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Welcome to the final countdown


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POSTED: Thursday, July 30, 2009

You may already know the names of the top five Centurions, since we announced them last week. In the following pages, we reveal their order, along with their profiles (as well as a recap of the other 95).

The final five come from different places and different eras and play different positions. They reflect the diversity of the program and Hawaii culture. And, obviously, they are the greatest players in the first century of UH football.

When I was in high school, Gary Allen (1978-81) was the guy I wanted to be. Just needed a lot more speed, strength and toughness.

He's the most exciting college running back I've ever seen up close. Allen was one of the reasons the NCAA did away with tearaway jerseys. It just made the game too unfair for all those faked-out defenders left with just a handful of cheap cloth while Allen danced away to another big gain.

We learned what “;turf toe”; is because of him, and that running on the Aloha Stadium concrete disguised as a playing surface was like a thousand little daggers stabbing into your foot.

Colt Brennan (2005-07) is the most accurate passer I've yet to witness, and one of the most savvy competitors. He, more than any other player, allowed an entire football-crazy state to live out a dream by getting to a BCS game. He's also the embodiment of what a second chance can bring about.

It's been 20 months since his unmatched UH career ended. Why are we waiting to retire the jersey number of a man who was third for the Heisman?

A kicker? Yeah, you got a problem with that? Jason Elam (1988-92) is one of the greatest at his position in the history of the game—and not just college. At UH, he dominated from the start of his career to the end. He beat Iowa in his first game, and he beat Illinois in the Holiday Bowl in his last game.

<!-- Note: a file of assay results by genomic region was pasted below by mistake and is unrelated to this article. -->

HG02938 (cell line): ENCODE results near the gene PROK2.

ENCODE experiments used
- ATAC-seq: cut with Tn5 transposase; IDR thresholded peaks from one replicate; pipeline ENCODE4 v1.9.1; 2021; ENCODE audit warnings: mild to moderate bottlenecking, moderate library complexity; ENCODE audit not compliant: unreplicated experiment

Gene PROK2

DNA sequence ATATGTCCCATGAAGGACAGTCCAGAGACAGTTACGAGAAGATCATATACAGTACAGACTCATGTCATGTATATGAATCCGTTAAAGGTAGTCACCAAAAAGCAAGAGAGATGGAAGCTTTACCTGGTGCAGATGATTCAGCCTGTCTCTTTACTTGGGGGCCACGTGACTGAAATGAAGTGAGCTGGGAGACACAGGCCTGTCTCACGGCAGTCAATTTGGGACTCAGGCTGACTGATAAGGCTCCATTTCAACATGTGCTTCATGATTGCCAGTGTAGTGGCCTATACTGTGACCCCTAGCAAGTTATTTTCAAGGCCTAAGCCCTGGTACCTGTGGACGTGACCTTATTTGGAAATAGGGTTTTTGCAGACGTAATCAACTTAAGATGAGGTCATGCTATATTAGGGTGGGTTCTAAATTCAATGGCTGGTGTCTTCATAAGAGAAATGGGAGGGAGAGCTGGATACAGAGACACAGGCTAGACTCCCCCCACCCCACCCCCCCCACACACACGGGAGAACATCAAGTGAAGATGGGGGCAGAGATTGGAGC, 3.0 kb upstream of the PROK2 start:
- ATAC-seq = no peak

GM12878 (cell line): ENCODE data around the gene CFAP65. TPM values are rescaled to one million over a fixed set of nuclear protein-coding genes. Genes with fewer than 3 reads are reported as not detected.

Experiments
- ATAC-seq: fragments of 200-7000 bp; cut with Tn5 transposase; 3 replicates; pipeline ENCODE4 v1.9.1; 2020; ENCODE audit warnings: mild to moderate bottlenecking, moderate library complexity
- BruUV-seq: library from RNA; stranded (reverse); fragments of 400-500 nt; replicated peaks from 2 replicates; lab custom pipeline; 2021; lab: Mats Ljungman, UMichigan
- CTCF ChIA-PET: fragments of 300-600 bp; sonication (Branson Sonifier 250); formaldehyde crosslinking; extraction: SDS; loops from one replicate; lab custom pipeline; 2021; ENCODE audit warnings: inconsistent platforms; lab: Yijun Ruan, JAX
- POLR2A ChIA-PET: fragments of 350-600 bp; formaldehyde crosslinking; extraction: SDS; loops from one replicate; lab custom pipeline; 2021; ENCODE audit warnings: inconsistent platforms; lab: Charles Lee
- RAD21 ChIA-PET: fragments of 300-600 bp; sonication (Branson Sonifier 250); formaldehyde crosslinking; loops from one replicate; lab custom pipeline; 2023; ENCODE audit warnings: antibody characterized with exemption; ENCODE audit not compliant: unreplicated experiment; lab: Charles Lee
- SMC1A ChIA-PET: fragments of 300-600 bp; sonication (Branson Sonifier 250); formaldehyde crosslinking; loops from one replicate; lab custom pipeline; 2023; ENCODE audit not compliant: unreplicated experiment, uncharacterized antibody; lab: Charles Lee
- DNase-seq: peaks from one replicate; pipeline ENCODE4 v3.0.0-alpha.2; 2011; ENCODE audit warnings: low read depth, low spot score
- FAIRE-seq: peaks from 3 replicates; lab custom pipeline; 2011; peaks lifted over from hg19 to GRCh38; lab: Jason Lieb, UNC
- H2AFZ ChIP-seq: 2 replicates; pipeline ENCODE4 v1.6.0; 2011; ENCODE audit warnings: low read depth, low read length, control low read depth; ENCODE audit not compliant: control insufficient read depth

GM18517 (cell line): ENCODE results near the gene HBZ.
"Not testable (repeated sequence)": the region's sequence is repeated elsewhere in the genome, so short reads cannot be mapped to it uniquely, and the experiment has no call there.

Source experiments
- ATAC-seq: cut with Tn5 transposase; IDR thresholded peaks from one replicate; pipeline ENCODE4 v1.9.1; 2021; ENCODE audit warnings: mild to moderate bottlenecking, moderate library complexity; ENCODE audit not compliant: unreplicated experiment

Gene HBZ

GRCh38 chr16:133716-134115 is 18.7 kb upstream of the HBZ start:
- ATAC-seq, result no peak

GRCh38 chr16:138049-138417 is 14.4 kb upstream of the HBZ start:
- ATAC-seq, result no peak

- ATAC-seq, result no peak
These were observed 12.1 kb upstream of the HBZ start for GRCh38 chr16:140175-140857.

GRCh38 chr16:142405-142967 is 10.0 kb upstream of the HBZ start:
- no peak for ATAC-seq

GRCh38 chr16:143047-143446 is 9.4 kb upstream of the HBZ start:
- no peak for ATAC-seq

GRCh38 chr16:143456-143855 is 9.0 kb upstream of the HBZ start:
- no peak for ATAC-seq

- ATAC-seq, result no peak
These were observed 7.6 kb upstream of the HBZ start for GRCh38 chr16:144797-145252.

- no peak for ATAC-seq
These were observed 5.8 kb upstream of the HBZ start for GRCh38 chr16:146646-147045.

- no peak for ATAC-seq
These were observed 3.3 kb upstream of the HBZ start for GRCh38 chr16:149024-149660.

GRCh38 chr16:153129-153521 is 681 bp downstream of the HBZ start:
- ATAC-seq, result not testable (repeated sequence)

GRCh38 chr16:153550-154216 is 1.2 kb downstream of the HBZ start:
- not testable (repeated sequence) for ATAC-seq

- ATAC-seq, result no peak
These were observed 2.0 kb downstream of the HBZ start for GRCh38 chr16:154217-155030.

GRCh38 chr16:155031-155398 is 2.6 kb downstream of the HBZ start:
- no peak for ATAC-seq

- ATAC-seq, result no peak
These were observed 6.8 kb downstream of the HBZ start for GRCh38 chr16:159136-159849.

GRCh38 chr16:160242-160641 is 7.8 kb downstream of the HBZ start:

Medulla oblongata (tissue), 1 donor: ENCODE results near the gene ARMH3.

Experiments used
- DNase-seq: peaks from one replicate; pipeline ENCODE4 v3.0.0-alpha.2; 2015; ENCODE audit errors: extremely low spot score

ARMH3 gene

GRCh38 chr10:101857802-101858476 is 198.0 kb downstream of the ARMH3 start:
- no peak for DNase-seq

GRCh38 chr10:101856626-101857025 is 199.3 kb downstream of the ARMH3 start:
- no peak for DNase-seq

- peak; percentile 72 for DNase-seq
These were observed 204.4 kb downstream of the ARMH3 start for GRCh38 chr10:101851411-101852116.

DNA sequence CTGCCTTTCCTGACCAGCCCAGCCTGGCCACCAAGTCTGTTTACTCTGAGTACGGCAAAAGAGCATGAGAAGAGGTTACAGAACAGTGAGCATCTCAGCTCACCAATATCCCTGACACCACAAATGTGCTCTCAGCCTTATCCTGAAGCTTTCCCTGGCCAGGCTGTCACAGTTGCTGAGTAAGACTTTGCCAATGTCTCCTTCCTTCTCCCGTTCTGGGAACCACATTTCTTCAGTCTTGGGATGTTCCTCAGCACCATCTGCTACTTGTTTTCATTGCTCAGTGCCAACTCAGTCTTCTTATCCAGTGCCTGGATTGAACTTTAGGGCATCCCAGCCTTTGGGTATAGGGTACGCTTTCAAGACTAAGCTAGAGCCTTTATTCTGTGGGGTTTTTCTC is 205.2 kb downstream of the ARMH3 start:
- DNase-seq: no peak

His presence altered the way coaches game-planned, making it easier for the Rainbows, harder for their foes. If he'd played in a brand-name conference, he'd have been first-team All-American at least twice. As it is, he may make the NFL Hall of Fame.

People talk about beating BYU being better than statehood. Tommy Kaulukukui (1934-37) actually helped Hawaii attain its star on Old Glory—in a couple of different ways.

Mainlanders had no idea what to expect when Tommy and his teammates arrived by ship to play UCLA in 1935 ... maybe they envisioned a bunch of guys who looked like Vili the Warrior. They surely didn't have a 103-yard kickoff return in mind. Tommy and his boys gave the islands credibility in an American activity, just a few years after annexation.

During World War II, he served as an officer in the storied 442nd.

The only one of these five with whom I've tipped a glass also almost knocked my head off. Al Noga (1984-87) could be as mean off the field as on it. But the last time I saw him he was very pleasant, as Nick Abramo and I shared a bar and jokes with him, about five years ago.

About 20 years ago, some fool decides we're going to play man-to-man in a pickup hoops game at Gym 2, and I get the Sack Man, home from the NFL. Somehow I shut him out, and we win. As I'm walking to the water fountain, a basketball whizzes by my head. I turn around to see Mr. Noga staring me down from 10 feet away. I'm part of the winning five of the first game of the evening, but decide to just go home—and pray Al isn't following me. If all those college linemen and quarterbacks couldn't stand up to him, what chance would I have?

That's the top five ... read on to learn the order of their rankings and more about how they made their marks. Mahalo to everyone who assisted us in this two-month project, and to everyone who took some time to peruse even a small part of it.

 

Dave Reardon is the Star-Bulletin's sports columnist. “;